teamwork

Strength From Shape

In Nature Does Shape Matter?

There are all sorts of different shapes and patterns that one can see in nature. Most are not at all random, but have been developed and refined over billions of years of natural selection. They have also been shaped by physical forces like gravity or surface tension.  Successful shapes have survived because they serve a function. One benefit of a successful shape is that it saves material while still doing its job, whether that's holding up leaves to sunlight or anchoring a muscle to a flapping wing, or containing the liquid within a cell. Less material means the organism expends less energy growing, and less energy carrying the weight. Some of the most elegant shapes in nature are those that have to be both strong and light. These are forms that possess strength from shape.

In this lesson students are shown several artifacts illustrating strength from shape: bird breast bone, seed pods, scallop shell, etc., and are asked what other examples they can think of, why they are good examples, do they think there are recurring geometries to the shapes, and how they think the material got that way.

A short lecture introduces the basics of physics of forces that might be acting on the organisms: compression, tension, torque. Students are then shown a demonstration of how the same material can be stronger or weaker depending on the shape that it is formed into: can a card stock sheet hold up a brick? Yes, it can, if it is folded into an accordion and formed into a cylinder.

Finally, the class is divided into competing teams and given a design challenge that requires them to use shapes to create strength. You can download an overview of the lesson and an educator's guide by going to the attachment section (requires site registration and login).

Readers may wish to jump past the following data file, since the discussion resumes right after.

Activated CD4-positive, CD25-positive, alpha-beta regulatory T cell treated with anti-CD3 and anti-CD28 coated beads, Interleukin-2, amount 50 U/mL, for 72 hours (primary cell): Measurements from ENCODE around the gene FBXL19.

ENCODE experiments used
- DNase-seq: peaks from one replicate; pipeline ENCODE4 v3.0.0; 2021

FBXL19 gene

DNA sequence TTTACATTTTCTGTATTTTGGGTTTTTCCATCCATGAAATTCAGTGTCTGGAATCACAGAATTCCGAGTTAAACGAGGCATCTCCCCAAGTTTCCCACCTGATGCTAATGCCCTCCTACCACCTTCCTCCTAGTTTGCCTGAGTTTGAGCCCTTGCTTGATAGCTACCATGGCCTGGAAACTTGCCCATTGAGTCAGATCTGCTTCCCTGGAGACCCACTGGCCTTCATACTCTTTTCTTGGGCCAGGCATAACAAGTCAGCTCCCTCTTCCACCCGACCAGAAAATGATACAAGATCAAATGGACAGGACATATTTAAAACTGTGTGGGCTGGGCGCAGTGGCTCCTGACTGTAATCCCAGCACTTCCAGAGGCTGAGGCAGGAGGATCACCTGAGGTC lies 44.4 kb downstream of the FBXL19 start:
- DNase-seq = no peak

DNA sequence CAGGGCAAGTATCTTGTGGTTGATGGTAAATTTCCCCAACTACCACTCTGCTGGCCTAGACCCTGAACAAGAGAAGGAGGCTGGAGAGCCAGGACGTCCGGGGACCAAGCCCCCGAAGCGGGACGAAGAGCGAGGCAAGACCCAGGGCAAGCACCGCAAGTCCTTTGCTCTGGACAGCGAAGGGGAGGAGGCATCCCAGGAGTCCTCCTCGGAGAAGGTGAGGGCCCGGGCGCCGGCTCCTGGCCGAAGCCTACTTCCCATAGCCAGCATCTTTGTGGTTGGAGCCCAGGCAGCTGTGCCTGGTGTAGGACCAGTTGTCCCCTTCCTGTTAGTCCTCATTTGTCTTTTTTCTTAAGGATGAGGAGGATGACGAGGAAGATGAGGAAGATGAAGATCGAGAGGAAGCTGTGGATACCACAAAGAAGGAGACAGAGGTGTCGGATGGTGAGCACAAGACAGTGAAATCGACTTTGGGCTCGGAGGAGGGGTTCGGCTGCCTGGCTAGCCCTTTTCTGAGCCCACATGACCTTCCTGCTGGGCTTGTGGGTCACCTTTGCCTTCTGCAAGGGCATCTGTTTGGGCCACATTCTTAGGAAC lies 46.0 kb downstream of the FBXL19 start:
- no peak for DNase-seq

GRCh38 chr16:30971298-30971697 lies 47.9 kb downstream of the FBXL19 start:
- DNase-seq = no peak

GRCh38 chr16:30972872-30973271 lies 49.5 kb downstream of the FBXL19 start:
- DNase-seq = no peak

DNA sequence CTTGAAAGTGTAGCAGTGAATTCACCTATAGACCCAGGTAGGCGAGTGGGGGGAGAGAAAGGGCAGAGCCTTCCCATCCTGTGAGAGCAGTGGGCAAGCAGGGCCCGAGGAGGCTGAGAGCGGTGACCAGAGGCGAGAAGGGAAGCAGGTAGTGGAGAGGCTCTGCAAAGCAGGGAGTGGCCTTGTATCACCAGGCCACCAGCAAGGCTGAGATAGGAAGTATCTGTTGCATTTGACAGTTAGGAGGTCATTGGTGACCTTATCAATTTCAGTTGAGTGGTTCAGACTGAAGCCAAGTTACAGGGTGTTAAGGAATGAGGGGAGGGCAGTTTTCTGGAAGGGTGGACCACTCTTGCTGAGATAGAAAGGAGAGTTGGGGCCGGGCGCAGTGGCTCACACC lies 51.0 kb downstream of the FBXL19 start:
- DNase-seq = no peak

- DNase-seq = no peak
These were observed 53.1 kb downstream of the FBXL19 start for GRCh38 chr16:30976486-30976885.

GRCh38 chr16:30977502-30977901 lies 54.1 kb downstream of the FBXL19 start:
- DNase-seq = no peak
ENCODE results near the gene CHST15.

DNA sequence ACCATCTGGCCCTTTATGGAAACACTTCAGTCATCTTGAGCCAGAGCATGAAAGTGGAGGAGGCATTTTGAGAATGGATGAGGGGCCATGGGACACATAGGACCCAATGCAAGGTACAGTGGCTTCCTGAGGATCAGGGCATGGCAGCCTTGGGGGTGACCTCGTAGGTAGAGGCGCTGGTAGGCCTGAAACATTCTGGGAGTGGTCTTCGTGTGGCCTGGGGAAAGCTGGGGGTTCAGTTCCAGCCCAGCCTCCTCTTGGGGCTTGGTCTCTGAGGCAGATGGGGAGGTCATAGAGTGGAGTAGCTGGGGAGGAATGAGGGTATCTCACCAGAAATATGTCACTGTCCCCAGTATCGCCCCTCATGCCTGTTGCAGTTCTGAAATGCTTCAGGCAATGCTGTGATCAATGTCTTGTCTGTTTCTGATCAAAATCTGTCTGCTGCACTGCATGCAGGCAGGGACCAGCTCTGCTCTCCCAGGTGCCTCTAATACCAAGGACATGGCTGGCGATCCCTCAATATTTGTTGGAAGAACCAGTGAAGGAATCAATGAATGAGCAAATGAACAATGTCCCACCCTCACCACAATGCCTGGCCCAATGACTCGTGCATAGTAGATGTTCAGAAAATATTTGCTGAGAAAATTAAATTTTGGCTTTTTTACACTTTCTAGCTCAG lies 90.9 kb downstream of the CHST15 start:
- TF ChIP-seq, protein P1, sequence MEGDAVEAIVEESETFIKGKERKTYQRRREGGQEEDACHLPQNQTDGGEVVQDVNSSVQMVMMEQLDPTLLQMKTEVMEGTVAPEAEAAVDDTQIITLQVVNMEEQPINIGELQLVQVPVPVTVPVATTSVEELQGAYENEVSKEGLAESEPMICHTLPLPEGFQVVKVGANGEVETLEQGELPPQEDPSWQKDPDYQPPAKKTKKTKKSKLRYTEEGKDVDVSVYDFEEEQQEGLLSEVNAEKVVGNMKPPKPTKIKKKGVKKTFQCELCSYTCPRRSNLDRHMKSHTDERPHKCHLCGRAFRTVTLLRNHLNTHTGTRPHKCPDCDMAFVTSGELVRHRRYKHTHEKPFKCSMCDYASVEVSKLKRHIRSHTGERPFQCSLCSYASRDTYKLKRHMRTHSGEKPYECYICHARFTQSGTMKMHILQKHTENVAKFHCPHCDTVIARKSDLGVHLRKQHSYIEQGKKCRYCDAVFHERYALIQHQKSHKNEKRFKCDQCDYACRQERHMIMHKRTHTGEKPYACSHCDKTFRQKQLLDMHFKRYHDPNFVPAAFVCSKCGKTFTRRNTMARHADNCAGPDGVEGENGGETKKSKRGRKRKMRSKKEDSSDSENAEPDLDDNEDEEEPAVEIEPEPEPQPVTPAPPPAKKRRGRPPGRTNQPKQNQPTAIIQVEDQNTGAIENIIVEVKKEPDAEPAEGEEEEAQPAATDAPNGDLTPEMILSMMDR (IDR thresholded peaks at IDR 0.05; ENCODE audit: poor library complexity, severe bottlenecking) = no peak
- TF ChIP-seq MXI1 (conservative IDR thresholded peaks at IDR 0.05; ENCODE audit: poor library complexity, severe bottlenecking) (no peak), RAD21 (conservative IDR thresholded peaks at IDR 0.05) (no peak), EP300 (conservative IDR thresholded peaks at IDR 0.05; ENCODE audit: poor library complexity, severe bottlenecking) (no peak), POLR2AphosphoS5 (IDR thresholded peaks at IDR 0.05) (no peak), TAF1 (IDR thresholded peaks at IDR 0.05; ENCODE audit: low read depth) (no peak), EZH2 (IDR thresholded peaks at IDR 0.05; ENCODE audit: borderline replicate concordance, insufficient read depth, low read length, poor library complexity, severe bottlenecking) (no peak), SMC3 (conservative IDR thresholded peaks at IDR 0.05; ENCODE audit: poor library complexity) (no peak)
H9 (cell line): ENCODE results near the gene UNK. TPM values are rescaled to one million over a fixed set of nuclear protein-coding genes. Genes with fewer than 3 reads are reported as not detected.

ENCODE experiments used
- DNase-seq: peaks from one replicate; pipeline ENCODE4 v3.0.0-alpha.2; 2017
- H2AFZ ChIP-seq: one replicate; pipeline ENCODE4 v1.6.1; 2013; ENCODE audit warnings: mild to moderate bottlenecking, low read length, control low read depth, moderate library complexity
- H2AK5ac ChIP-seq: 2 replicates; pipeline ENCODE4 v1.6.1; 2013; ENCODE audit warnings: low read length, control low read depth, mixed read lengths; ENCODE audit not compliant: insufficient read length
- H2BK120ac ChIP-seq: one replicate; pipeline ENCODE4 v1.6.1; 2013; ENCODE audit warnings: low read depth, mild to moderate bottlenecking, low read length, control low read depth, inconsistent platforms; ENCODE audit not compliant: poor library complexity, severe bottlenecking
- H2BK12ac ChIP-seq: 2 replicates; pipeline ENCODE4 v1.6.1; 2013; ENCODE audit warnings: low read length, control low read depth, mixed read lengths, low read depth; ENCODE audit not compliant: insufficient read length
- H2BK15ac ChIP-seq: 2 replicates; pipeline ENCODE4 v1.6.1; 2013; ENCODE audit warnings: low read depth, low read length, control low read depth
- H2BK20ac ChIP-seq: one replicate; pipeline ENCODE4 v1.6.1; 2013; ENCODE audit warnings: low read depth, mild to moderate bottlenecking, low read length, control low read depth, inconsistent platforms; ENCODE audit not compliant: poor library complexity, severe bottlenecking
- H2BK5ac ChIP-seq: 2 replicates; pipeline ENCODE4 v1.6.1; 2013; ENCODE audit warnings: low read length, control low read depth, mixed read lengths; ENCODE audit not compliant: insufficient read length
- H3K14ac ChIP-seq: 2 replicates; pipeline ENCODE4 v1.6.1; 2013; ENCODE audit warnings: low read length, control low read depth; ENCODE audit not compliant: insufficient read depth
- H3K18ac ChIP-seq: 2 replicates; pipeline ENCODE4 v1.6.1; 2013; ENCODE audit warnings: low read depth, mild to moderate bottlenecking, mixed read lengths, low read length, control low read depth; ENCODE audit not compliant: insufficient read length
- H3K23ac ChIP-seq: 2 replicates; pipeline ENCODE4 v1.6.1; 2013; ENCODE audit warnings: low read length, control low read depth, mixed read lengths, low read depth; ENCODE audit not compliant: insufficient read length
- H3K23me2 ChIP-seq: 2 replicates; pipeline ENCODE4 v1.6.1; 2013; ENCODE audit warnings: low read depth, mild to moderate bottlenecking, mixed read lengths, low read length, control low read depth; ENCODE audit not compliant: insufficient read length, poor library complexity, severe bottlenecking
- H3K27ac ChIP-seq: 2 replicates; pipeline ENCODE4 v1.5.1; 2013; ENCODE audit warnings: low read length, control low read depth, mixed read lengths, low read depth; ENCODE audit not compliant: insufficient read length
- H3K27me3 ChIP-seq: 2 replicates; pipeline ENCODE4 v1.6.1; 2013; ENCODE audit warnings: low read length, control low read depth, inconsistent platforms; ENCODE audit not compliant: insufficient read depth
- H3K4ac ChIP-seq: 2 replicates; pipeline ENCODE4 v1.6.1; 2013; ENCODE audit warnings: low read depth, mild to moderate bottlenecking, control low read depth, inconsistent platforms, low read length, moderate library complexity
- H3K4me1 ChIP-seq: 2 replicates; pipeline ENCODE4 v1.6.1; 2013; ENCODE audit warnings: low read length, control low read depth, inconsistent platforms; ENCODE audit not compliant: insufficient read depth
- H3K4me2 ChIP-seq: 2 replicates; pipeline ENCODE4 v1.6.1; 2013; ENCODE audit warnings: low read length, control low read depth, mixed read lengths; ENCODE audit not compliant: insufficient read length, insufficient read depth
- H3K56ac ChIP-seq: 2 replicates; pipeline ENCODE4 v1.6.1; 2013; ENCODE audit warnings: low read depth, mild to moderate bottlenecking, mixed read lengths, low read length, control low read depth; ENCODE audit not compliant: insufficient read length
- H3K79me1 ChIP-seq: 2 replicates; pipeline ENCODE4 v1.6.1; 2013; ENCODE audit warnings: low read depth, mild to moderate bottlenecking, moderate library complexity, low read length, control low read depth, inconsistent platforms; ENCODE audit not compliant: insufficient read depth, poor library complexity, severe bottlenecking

Info-Attainment

How Good Are You at Following a Recipe?

Three of the most important parameters that we can study in nature are  structure, energy, and information. DNA is the ultimate source of information in nature and delivers the instructions for proteins to construct the living world. Its message is more of a recipe than a blueprint, imparting step-by-step instructions to many different proteins, rather than a grand plan.

In this lesson, competing teams race to put together an unknown structure made of “Zoobs”, a commercial plastic parts toy building set, by reading sets of instructions provided by the teacher. Along the way they will experience the challenges of remembering under pressure, teamwork, and something like the "aha" moment that Watson and Crick experienced when they realized, through a physical model, that DNA could be shaped in only one particular shape.

You can download a PDF with images of two structures by going to the attachment section (requires site registration and login).

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